7. HEWLETT-PACKARD INDIA: Still the Printers King



AFTER jumping 93% a year ago, this was a middling sort of year for HP India, with below-average growth. Its MNC competitors grew 51%, the Top 20’s systems vendors averaged 43%, and even its big three distributors grew 66%. 

In small part, HP may have suffered from movements. Ganesh Ayyar gave way to Arun K Thiagarajan (earlier CEO of Wipro Infotech) in January. The new CEO stayed on in Bangalore, and over the months, managers in the consumer, education and other divisions moved to
Bangalore.

SWOT

  • Strength: Brand, unbeatable printers position, can draw on large product protfolio
  • Weakness: Low systems margins from Brios. No services. Gaps: High-end server vacuum. Low home PC sales, no portables
  • Opportunity: Storage, services. Leverage Brio success for services, servers, portables 
  • Threat: Cheaper local PCs, more aggressive MNC competitors, emerging services players

PERFORMANCE 
HIGHLIGHTS

  • Sharp fall in growth
  • Undisputed printers leader
  • New CEO takes over; several divisions and managers move to Bangalore
  • Major Unix server and PC desktop sales to banks
  • Now first to ship Itanium-based servers

FACT SHEET

President: Arun Thiagarajan
START-UP YEAR: 1989 PRODUCTS & SERVICES: Printers, Servers, Workstations, PCs and services 

EMPLOYEES:
320 
BRANCH OFFICES:
5 ADDRESS: Chandiwala Estate, Maa Anandmai Marg,
Kalkaji, New Delhi 110019 

TEL:
6826000 FAX: 6826059 WEBSITE: www.hp.com

The bigger issue was the systems portfolio and its gaps. Zero top-end server sales (the Superdome has not sold in India) left a gap in the financial sector, which Compaq et al filled. Low-end (Rs 10 lakh) Unix servers were missing–Sun again did very well here. Consumer PCs were weak–its Pavilion home PC is years behind Compaq’s Presario presence. It’s not a player in portables. The Brio made it big, but low margins make it a dangerous game for HP to rely too much on price.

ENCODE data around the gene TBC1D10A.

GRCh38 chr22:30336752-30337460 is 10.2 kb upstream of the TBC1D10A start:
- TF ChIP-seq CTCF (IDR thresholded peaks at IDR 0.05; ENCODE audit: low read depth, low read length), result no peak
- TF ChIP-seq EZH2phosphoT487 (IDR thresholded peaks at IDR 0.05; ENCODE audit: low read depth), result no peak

HP’s major Unix sales happened to Oriental Bank of Commerce and Punjab National Bank for branch automation, BPL for its ISP services roll-out and Citibank for data-center consolidation. ICICI and Citibank were major storage customers, as also Hughes Software. PC customers included the Karnataka Schools project (with NIIT), Central Bank of India and Bank of Baroda. 

HP’s real strength remains in its traditional peripherals area. It dominates inkjet and laser printers so decisively that the only position any other company aspires to is number two. Its position was further helped by Epson’s weak showing last year. HP also strengthened other segments, including scanners, CD drives, media and consumables.

The big opportunities ahead for HP lie in services, and servers. It was the first vendor to actually ship Itanium-based servers in July, making a smooth transition ahead from PA-RISC to IA64 for its HP9000 servers.

This year, when HP India, like much of the industry, is reeling from margins and cash flow issues, services will be the key. HP has been slow here. It plans to step on it, through HP Services, moving to services in financial, manufacturing and telecom sectors. The other focus will be on the big growth area of storage. Both of these will be the key to growth and health in the
year ahead for HP.

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